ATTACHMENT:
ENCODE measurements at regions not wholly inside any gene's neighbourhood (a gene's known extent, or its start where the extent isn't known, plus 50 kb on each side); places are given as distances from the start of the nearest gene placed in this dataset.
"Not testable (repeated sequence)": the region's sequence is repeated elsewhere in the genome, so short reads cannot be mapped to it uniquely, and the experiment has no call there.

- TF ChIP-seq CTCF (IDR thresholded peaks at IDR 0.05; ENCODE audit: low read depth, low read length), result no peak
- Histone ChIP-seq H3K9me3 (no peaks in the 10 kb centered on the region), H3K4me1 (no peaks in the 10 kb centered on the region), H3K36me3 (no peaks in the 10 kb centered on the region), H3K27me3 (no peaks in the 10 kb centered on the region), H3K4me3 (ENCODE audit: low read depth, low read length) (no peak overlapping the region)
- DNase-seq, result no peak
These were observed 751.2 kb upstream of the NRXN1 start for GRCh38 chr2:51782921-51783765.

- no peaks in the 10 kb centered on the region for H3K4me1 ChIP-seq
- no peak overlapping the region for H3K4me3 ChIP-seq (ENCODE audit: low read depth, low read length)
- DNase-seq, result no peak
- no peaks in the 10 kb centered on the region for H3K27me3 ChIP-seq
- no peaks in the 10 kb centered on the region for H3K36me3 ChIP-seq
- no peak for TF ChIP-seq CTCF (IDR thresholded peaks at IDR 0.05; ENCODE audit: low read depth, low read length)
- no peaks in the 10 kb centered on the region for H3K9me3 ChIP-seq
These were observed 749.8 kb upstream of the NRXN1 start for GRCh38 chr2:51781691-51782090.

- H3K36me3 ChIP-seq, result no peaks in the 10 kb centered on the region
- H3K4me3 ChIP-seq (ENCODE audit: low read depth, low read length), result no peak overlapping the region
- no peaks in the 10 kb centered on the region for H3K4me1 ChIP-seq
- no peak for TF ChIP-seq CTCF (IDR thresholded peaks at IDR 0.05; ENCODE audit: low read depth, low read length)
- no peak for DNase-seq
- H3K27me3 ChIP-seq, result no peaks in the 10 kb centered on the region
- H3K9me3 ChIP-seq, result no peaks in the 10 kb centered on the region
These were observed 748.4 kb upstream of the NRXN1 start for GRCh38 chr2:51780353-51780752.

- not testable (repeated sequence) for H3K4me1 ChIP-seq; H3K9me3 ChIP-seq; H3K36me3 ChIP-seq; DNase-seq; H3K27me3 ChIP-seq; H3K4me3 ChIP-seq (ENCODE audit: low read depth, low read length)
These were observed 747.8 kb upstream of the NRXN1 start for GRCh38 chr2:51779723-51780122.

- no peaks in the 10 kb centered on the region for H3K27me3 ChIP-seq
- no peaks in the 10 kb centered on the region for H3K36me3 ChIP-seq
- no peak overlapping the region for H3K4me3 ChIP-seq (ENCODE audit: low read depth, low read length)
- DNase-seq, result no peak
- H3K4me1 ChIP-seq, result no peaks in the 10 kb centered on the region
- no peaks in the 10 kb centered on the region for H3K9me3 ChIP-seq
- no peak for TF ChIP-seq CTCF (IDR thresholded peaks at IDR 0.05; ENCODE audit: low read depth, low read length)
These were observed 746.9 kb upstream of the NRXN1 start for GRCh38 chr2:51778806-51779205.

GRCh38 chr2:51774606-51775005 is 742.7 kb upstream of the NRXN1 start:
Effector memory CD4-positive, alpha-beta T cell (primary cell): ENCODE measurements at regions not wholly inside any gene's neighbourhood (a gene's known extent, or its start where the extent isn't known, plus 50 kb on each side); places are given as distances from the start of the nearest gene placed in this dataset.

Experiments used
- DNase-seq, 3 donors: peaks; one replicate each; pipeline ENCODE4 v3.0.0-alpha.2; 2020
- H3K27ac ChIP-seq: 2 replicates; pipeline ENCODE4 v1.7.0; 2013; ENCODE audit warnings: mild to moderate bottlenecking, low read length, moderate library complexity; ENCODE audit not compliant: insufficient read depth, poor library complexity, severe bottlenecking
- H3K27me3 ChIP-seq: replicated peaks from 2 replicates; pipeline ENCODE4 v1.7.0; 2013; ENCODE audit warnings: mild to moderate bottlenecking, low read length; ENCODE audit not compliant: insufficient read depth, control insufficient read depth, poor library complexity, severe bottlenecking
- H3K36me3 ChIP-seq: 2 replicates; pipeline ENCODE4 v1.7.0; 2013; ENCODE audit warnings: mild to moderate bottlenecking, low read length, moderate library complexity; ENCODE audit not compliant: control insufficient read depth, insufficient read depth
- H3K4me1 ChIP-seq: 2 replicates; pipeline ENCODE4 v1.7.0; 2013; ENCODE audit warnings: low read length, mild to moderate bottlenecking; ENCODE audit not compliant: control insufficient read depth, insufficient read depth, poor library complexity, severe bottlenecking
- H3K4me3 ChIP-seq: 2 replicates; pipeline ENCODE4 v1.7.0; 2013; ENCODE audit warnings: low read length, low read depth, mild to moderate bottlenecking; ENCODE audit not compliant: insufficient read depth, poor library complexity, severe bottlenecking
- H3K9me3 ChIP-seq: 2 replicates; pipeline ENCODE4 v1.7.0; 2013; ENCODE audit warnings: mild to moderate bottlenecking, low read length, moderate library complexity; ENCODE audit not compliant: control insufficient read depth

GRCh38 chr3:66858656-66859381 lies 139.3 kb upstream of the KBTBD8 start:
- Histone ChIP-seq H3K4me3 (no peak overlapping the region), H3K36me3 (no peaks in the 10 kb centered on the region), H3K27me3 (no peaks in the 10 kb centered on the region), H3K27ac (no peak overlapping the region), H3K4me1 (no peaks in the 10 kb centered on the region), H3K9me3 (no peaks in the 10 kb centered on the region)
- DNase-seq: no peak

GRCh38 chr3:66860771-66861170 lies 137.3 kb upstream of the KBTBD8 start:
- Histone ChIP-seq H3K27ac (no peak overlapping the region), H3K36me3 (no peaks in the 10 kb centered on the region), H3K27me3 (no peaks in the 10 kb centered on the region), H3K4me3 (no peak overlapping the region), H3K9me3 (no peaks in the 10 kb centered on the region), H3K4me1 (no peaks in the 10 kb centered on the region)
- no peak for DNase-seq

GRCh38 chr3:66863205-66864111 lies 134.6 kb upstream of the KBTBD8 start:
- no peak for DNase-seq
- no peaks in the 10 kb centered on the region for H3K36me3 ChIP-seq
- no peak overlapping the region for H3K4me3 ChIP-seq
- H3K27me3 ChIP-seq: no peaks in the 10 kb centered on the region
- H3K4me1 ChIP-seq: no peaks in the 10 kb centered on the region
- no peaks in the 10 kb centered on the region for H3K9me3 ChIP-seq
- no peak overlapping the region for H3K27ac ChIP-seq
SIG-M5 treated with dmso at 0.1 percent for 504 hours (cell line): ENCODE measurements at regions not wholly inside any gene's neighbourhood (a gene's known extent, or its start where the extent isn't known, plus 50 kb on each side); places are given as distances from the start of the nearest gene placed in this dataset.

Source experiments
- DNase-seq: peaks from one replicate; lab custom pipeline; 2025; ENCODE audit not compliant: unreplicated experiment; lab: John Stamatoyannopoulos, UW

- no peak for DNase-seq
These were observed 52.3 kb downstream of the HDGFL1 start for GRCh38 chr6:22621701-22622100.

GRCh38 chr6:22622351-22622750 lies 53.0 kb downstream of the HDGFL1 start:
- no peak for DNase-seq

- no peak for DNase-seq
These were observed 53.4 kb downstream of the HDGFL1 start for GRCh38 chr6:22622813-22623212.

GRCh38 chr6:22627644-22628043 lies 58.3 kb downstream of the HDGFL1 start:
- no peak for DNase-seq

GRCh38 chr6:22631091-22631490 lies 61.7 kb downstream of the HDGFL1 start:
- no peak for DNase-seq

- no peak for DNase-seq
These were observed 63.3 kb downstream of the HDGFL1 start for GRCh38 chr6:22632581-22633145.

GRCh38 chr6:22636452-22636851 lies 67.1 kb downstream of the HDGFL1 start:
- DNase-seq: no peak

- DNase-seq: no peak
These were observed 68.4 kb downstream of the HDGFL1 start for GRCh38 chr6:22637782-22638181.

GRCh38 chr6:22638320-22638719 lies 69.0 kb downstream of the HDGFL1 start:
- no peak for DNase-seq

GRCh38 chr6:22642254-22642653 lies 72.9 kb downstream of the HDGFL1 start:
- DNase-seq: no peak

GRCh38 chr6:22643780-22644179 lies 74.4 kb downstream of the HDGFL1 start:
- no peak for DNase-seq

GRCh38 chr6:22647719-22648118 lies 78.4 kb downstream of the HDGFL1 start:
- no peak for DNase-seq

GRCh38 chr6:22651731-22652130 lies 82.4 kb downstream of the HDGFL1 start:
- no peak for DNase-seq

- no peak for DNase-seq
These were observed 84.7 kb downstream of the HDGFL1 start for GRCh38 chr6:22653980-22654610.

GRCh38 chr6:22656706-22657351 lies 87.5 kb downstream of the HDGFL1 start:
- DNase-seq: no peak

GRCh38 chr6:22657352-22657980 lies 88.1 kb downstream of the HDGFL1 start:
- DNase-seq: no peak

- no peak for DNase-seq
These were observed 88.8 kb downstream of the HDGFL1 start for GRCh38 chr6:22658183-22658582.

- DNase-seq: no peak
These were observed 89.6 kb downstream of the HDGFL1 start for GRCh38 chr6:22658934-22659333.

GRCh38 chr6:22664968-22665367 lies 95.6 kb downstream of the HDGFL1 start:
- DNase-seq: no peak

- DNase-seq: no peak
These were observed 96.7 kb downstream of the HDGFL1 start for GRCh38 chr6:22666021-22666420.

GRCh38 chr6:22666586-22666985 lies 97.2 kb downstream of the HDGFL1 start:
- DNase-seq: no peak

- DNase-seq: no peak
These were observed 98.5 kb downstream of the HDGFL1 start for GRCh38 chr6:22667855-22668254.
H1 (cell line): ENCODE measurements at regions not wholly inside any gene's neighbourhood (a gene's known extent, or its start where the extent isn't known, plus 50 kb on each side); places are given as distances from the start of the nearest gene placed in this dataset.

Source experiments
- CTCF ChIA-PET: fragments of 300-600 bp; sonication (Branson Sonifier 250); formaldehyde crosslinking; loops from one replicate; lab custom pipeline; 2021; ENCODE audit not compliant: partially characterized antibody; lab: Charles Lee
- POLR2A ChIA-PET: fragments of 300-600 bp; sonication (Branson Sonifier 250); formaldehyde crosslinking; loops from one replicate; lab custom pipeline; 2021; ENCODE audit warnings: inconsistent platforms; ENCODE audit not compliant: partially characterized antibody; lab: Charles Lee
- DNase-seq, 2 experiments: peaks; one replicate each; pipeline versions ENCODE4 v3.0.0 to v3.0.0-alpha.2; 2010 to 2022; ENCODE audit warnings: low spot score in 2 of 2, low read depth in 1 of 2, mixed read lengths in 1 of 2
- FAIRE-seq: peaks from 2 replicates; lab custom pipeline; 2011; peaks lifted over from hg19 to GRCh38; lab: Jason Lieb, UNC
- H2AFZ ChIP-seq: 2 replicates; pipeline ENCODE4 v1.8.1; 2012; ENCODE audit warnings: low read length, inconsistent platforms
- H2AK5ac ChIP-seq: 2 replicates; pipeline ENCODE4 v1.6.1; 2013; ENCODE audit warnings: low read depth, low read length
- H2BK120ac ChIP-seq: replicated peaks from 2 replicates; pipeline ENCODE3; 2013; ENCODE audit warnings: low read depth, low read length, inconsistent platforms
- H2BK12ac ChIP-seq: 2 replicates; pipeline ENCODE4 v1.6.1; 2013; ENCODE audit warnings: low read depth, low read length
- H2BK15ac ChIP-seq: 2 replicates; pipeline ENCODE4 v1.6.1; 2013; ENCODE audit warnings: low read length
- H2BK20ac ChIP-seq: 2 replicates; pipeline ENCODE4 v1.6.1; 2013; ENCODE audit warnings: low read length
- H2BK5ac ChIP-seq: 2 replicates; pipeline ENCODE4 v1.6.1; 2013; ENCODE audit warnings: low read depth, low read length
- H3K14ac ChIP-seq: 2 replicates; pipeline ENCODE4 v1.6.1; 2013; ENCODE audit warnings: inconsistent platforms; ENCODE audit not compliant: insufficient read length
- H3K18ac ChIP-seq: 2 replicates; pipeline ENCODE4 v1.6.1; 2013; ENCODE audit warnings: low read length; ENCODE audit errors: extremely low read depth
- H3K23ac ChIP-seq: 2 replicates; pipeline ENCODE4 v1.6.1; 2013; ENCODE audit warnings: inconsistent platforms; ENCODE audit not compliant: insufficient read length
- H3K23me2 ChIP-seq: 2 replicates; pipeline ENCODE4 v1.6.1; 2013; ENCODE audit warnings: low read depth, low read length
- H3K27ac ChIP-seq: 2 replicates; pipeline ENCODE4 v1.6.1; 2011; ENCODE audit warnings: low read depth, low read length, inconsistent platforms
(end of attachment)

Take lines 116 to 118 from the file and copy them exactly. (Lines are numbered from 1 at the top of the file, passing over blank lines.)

- H2BK5ac ChIP-seq: 2 replicates; pipeline ENCODE4 v1.6.1; 2013; ENCODE audit warnings: low read depth, low read length
- H3K14ac ChIP-seq: 2 replicates; pipeline ENCODE4 v1.6.1; 2013; ENCODE audit warnings: inconsistent platforms; ENCODE audit not compliant: insufficient read length
- H3K18ac ChIP-seq: 2 replicates; pipeline ENCODE4 v1.6.1; 2013; ENCODE audit warnings: low read length; ENCODE audit errors: extremely low read depth